4. We are stronger together than on our own.
If I was alone after the attack, I am not sure if I would have made it. The team support meant everything to me. They gave me hugs, they let me cry for no reason, they were there for me when I said I am just afraid… They believed in me when I did not believe in myself. They talked to me through the first 20 km saying I will do it, it is all fine, and they support me. One person told me after the race, that he never doubted my ability to cycle all the way and that he would love to be as strong-willed as I am (I was crying at that point in time…). Sometimes we just need someone to believe in us, when we doubt ourselves. Someone to be there for us, just to tell some encouraging words.
I feel in debt to my teammates who helped me get through that hard hard day.
5. We value something more when it is harder to get it or harder to get through it.
If my trip was all smooth, I would not have had so many memories, and so many different emotions and it would not have felt so special. Now the most impressive day of the whole trip was when despite the panic attack I finished the whole day and even made it up the biggest hill. The other days are not so imprinted in my memory as this really hard day. Because we remember emotions the best… And with other life situations, like growing up in a financially poor environment, I value everything I have no ten folded…
6. Difficult situations help people bond and become better, and more compassionate towards each other.
We also had a crash… Unfortunately, these things happen when you ride in a team and fast and close to each other… Two team members ended up with broken bones and could not continue… During the accident and following days, we stood for each other and supported each other. Stronger people hugged weaker ones, and we all supported the ones that needed the most support. We gave the shoulder to cry, shared our own fears and insecurities, and made each other feel not alone. We reached the next level of being a TEAM through the tough moments.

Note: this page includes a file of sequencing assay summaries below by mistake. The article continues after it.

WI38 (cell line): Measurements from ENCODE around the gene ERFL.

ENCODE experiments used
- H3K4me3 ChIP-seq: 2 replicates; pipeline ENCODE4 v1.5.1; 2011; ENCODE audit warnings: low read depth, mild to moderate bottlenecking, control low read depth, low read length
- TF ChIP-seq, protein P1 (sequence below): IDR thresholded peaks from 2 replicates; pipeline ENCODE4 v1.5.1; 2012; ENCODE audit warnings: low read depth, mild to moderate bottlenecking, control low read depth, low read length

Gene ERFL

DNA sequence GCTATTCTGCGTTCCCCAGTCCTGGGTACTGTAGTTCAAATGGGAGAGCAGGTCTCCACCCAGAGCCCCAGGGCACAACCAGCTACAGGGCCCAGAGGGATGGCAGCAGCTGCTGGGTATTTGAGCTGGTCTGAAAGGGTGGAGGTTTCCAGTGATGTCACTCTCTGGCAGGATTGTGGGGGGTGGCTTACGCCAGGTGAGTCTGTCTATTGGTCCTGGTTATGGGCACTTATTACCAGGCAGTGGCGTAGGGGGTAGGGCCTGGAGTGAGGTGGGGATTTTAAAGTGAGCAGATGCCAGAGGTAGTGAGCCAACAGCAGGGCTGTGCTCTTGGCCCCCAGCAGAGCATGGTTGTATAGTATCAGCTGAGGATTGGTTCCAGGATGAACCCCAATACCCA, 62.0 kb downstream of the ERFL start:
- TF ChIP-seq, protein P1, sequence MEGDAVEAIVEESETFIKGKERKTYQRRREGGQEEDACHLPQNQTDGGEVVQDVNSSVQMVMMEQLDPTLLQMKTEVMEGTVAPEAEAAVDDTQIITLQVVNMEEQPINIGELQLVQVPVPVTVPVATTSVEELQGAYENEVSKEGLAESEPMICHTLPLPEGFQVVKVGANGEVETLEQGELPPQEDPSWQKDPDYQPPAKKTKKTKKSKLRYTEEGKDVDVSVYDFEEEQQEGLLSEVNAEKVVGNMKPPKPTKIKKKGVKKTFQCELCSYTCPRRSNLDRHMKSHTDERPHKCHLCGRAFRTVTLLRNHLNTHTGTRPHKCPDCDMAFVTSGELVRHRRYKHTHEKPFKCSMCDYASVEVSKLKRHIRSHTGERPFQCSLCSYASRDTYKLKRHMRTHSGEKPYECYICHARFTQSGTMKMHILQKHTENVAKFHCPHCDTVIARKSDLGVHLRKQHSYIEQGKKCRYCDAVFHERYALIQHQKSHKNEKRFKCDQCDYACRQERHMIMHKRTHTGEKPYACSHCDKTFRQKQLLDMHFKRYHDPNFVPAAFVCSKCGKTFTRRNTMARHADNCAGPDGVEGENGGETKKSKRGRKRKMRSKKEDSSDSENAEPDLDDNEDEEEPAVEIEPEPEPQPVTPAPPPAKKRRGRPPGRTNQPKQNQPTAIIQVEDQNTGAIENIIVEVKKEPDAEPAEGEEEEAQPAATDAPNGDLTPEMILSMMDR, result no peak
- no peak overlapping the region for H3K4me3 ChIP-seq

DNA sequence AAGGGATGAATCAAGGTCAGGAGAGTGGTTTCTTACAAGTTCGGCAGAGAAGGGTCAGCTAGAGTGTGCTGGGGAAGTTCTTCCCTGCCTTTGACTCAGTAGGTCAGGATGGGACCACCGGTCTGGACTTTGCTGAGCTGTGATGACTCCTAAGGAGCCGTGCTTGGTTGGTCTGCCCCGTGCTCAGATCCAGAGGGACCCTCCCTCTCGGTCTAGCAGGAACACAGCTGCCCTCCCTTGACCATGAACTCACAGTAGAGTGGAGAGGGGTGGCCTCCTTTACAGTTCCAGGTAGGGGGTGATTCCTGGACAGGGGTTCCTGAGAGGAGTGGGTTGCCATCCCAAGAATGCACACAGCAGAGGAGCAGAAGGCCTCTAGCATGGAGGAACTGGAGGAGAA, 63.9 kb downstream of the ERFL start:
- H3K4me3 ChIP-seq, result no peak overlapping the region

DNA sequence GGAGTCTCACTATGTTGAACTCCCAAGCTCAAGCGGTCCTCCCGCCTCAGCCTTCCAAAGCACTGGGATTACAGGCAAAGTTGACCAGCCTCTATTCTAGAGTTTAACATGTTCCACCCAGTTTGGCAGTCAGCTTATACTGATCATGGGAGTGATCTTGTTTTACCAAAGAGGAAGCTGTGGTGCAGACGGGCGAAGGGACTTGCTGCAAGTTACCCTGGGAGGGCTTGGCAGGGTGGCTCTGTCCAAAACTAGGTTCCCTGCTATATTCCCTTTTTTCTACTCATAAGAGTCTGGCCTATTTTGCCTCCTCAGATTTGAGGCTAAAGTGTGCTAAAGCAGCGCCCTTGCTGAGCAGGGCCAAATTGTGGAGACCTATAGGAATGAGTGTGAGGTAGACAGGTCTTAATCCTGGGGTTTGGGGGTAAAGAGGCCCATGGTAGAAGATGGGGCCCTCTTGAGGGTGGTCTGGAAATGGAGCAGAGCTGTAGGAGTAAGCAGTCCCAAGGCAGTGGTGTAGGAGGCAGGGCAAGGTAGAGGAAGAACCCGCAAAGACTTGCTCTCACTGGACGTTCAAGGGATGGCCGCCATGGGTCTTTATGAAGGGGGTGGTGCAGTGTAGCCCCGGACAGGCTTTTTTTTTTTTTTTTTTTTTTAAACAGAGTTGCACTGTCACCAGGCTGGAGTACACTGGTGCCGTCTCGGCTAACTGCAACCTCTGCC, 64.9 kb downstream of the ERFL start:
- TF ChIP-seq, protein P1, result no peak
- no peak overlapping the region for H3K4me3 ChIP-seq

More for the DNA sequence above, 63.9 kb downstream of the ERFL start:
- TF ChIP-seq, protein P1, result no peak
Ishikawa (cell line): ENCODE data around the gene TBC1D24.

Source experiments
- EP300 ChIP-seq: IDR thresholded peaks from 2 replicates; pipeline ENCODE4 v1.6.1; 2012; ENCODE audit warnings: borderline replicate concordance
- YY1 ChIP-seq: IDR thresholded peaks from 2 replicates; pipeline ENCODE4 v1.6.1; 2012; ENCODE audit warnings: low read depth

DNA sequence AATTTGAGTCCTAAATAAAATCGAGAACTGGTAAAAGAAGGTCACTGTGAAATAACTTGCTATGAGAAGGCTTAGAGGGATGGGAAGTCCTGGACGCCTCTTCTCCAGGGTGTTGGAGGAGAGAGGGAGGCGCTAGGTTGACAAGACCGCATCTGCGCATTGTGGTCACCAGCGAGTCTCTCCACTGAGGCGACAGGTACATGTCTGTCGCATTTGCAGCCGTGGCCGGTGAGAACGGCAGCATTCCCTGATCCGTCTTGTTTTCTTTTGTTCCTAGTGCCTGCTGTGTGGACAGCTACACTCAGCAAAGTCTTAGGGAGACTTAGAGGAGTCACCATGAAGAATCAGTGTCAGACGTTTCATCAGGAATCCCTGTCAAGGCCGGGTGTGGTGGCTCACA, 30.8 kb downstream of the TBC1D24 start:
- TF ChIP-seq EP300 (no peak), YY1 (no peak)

7. If you have a strong WHY, you will find any HOW.
During the hard moments of the trip, I remembered why I started it at all, why I signed up, for whom I am doing this, and why my participation matters. My WHY was so strong that I found a way to continue… Find your WHY in every project you take up and make it so relevant to you that giving up is not an option.
8. It is about the journey, not the end result.
As cliche as it might be, it was never more true than during this trip. The end result was nice, arriving in Paris was nice. But it was not the highlight of the whole trip. The highlight was my dedication, my willingness to continue, my willpower, and my strength of mind. The highlights were the discipline I mastered, the commitment to the goal, the strength of my character, and the passion I have for becoming better every day. The highlights were every hug I got from the team, and every support word I received and gave to others. The highlight was a human connection…
I cried and I laughed. I felt alive and I felt defeated. I felt strong and I felt weak. I felt proud and I felt empowered. I felt I am a part of something bigger than myself. I felt that I am living to the fullest, that I am not wasting that one precious life.
I’m 35 and I have been given the privilege to be alive, while at the same time my cousins of 33 and 35 are not here anymore because they lost the battle with cancer… So in the hard moments, I remember them and all the people who would give anything to feel the wind on their faces while riding a bike through French villages…
I´m thinking about a new adventure to feel alive and keep living to the fullest. Any ideas?